There were three distinct areas that had to be arranged and staffed. These were volunteer and spectator care at sport venues, athlete medical care at sport venues, and athlete care at the polyclinic in the athletes’ village. The medical volunteers at the Games included physicians, nurses, physical therapists, athletic therapists, chiropractors, massage therapists, and medical administrators.

“As a whole, we as medical directors were responsible for overseeing hundreds of medical volunteers,” Schafer said. “Everyone worked so hard and was really willing to help out, shifting their roles or pulling extra shifts when needed. We can’t thank them enough.”

Schafer and Williams not only volunteered their own time, but also the services of their staff at STRIDE Physio & Performance.

“As physical therapists, we are obviously in the service industry,” Williams noted. “If we aren't seeing clients, we aren't generating income. … Laurel and I were solely dedicated to the Games during that two-week period and saw no clients at STRIDE. Our staff really stepped up and worked both at STRIDE and volunteered at the Games, sometimes being in both places on the same day.”

The STRIDE staff even took some full days away from the clinic to assist at the Games and they volunteered their weekends.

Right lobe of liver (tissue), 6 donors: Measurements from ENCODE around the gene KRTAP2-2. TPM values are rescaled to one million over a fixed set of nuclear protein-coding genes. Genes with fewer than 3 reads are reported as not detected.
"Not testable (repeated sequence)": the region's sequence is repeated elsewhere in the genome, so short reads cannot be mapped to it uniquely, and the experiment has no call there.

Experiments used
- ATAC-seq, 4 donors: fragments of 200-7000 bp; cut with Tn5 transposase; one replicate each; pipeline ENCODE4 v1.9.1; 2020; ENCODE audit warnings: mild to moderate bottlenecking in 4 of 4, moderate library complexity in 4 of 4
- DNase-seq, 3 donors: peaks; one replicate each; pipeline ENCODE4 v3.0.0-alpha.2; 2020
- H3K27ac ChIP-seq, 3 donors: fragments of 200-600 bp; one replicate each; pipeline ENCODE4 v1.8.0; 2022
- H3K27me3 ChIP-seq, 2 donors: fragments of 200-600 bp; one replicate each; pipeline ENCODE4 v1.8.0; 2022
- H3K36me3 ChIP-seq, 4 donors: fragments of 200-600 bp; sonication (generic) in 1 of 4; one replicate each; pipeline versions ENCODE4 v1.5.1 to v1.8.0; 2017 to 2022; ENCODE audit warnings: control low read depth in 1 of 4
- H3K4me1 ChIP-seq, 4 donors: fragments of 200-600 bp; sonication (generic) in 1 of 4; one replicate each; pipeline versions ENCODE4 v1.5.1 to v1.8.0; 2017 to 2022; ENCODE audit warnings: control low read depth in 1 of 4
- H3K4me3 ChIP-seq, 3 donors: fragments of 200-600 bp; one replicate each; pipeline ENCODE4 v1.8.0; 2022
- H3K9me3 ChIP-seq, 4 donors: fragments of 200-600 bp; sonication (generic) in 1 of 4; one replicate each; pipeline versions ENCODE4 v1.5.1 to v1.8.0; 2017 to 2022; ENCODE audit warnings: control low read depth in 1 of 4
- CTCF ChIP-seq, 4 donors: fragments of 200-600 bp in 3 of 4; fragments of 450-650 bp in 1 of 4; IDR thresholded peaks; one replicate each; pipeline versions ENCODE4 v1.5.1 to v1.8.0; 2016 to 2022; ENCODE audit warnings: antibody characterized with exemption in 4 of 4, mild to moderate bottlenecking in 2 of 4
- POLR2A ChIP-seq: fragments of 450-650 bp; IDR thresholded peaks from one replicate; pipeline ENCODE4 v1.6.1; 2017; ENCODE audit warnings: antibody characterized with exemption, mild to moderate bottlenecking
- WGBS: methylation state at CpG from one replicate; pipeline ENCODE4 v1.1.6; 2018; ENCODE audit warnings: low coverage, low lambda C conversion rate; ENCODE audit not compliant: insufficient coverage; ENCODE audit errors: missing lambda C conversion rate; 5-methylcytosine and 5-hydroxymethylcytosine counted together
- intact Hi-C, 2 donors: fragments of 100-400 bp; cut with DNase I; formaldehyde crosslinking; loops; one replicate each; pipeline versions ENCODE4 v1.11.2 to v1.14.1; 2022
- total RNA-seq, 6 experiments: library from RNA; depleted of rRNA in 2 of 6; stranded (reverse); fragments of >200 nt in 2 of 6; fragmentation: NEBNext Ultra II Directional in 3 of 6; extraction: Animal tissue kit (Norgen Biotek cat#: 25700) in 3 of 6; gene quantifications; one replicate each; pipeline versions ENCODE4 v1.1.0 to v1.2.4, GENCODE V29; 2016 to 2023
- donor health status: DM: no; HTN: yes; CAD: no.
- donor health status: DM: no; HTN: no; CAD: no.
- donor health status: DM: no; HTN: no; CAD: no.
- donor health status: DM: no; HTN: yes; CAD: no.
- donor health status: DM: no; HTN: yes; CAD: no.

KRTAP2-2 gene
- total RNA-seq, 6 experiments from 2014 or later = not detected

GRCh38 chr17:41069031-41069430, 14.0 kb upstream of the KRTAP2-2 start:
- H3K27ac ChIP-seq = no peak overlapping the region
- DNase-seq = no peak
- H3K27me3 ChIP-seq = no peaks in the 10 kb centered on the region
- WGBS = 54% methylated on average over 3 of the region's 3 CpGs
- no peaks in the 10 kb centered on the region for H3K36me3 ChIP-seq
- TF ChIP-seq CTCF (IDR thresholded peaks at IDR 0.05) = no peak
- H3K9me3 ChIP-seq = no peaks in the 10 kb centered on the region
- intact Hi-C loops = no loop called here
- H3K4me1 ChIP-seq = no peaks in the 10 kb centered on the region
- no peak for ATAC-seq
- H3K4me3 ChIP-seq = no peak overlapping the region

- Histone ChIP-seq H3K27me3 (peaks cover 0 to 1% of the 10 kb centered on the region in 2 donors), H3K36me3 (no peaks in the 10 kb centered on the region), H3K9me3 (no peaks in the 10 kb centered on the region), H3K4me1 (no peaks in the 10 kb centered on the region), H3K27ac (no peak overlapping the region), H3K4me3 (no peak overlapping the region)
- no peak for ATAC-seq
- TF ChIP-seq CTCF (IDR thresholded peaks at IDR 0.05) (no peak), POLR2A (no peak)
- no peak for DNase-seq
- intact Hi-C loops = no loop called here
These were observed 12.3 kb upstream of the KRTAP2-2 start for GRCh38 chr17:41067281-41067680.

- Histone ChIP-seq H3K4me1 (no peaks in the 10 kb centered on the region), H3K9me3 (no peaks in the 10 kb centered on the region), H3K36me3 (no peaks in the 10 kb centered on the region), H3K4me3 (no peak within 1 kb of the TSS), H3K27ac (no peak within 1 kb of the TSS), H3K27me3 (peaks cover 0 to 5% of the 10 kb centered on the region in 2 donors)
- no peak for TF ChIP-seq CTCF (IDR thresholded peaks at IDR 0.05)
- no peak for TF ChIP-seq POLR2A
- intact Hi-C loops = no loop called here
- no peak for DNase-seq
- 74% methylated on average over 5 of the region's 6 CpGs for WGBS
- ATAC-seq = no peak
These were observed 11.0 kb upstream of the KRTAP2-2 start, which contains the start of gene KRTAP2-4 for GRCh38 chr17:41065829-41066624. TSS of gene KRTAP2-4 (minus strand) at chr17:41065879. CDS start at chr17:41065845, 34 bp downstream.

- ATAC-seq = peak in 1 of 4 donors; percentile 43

“We were particularly short on physical therapists and athletic therapist volunteers,” she said. “So ourselves and our STRIDE staff essentially filled in these gaps to ensure we could provide the care necessary. We have a great team at STRIDE and they certainly rose to the occasion! In addition, STRIDE was also the event sponsor for wrestling.”

Williams added that other medical staff volunteers made similar financial sacrifices to provide services at the Games.

“Essentially, they all took unpaid time off from their day jobs to come to the Games and perform the usual duties of their typical day jobs, which included carrying the same professional, legal and ethical responsibilities that come with performing those jobs, but were now just doing it for free,” she said. “Our medical volunteers were unique in this way from most other areas, which is a point that I think many have overlooked and it probably warrants some acknowledgement.”

There was a lot of satisfaction for both Schafer and Williams to be actively involved with the 2019 Western Canada Summer Games. It was a good feeling to see the excitement of athletes and to realize they played some part in that whole effort to provide the athletes with that special experience.

“Working alongside so many great people and the friendships that formed, is something I think we will both look back on and remember fondly for years to come,” Williams said. “Intense situations often have a way of bringing people together and I think the Games experience for us was no exception. During the actual Games specifically though, it was particularly great to work collaboratively with medical disciplines outside of our own and getting to watch up close all of us doing what we do best together to provide comprehensive care. It was extremely rewarding.”